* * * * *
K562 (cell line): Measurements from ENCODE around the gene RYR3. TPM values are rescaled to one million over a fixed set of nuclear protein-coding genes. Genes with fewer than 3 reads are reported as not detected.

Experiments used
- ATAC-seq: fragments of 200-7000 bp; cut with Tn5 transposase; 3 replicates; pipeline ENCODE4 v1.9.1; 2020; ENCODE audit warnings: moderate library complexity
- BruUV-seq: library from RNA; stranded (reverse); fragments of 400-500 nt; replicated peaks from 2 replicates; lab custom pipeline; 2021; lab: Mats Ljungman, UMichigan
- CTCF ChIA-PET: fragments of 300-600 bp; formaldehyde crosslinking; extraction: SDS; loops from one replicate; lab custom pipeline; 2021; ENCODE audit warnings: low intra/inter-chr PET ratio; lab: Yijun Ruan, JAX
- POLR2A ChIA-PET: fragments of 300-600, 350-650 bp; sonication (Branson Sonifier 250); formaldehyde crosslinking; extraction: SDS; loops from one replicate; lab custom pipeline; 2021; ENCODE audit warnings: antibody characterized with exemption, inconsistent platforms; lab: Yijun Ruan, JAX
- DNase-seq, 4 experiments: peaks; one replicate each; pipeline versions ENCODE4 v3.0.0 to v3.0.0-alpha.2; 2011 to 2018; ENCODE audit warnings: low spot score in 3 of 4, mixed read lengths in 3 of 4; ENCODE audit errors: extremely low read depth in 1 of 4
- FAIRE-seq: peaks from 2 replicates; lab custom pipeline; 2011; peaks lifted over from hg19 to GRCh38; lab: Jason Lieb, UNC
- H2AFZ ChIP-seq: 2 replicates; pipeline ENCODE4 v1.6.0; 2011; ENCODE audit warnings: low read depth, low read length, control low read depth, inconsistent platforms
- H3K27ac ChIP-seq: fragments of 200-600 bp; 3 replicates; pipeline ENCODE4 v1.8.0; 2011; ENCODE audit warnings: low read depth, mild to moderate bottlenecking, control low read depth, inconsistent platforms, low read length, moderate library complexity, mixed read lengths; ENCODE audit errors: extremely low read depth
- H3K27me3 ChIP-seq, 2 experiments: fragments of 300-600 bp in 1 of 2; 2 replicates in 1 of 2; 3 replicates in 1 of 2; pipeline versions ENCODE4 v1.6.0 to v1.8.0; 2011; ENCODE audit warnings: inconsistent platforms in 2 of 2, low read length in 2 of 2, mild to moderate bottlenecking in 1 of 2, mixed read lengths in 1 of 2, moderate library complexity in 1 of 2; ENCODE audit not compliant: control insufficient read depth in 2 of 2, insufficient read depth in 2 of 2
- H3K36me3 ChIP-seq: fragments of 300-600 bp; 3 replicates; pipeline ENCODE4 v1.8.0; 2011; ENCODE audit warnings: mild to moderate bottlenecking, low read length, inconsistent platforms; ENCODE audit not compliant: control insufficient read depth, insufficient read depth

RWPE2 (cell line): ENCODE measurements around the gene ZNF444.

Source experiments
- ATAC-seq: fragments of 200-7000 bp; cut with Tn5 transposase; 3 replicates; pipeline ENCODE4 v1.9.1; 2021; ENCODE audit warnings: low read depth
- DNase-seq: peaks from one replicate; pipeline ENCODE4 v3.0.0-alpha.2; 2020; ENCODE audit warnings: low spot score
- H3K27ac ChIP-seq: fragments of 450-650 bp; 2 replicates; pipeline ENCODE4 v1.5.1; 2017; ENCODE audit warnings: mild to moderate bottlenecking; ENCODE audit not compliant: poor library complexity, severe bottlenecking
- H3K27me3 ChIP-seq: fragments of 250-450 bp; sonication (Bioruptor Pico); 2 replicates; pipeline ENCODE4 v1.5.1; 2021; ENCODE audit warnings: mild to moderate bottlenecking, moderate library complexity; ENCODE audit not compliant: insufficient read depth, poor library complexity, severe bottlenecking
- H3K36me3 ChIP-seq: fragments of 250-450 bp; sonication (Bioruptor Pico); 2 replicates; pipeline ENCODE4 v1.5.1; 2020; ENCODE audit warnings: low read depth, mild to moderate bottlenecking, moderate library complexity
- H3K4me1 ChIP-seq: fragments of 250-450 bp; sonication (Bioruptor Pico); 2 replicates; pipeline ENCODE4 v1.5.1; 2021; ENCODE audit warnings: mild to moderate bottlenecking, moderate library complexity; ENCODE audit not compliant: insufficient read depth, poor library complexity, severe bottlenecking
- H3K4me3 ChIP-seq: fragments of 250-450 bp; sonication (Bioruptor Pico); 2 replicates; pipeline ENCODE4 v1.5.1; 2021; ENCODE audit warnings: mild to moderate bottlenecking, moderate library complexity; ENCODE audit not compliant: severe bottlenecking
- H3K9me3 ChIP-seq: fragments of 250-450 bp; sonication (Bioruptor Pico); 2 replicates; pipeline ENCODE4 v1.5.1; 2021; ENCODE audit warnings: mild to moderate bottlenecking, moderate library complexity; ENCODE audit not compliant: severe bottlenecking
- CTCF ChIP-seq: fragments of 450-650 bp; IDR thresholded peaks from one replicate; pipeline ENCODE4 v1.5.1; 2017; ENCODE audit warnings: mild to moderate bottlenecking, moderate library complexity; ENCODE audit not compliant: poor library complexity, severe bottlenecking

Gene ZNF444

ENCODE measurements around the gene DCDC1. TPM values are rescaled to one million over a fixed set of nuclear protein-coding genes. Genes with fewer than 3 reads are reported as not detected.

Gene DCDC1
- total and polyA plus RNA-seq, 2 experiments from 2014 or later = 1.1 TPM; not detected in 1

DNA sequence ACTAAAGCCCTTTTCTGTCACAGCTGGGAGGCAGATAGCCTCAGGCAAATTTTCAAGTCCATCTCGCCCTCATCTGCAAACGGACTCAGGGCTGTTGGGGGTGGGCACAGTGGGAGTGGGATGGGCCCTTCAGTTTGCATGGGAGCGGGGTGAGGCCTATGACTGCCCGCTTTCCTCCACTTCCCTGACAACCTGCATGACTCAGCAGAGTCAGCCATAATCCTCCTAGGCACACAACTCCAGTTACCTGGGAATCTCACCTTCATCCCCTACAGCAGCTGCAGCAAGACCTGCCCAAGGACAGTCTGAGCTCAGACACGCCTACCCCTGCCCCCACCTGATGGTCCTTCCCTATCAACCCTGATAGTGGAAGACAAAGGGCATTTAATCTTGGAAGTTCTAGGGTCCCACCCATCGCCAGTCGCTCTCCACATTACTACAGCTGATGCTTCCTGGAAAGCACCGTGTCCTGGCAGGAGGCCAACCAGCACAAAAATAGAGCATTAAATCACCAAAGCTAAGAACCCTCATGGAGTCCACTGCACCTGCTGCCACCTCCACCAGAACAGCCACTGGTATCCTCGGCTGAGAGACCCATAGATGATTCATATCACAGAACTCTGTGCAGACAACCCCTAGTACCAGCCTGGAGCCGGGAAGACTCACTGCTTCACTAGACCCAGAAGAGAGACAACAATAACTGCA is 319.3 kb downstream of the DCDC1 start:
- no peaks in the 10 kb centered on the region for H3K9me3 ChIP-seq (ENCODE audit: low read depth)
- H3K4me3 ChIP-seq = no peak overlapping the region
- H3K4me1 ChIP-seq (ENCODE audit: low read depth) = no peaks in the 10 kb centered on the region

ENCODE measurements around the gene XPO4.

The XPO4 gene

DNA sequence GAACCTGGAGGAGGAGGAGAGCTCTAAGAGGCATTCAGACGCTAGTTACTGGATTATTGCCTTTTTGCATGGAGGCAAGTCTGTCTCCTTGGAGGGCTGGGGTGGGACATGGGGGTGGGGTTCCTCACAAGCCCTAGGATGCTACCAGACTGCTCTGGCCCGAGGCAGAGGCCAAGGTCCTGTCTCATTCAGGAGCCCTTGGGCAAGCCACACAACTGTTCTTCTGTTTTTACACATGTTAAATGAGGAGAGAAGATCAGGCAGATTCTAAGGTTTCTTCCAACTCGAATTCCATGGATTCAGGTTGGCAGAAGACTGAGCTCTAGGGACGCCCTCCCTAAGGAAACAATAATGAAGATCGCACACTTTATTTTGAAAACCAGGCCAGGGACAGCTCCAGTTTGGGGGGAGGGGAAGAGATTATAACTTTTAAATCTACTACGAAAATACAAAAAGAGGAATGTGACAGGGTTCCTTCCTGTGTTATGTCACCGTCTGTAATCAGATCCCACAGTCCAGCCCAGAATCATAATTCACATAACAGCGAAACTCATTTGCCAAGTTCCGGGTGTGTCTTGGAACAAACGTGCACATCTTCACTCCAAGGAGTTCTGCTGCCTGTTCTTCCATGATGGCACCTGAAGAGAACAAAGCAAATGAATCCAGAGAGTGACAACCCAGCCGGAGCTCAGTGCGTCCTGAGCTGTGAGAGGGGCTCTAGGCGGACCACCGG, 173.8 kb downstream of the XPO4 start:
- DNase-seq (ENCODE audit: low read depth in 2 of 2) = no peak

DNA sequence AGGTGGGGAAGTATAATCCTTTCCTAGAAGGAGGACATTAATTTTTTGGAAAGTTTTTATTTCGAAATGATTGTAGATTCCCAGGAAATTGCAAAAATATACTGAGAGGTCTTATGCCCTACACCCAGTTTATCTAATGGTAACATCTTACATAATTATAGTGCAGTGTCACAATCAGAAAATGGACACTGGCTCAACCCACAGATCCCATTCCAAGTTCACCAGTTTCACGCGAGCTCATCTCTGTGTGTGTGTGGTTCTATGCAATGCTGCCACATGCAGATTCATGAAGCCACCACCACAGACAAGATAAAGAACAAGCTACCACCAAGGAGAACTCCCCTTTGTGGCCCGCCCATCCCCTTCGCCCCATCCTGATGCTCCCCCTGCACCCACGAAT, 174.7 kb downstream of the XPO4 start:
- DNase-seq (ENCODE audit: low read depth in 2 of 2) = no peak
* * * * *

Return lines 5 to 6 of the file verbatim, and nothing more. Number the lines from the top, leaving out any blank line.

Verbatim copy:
- CTCF ChIA-PET: fragments of 300-600 bp; formaldehyde crosslinking; extraction: SDS; loops from one replicate; lab custom pipeline; 2021; ENCODE audit warnings: low intra/inter-chr PET ratio; lab: Yijun Ruan, JAX
- POLR2A ChIA-PET: fragments of 300-600, 350-650 bp; sonication (Branson Sonifier 250); formaldehyde crosslinking; extraction: SDS; loops from one replicate; lab custom pipeline; 2021; ENCODE audit warnings: antibody characterized with exemption, inconsistent platforms; lab: Yijun Ruan, JAX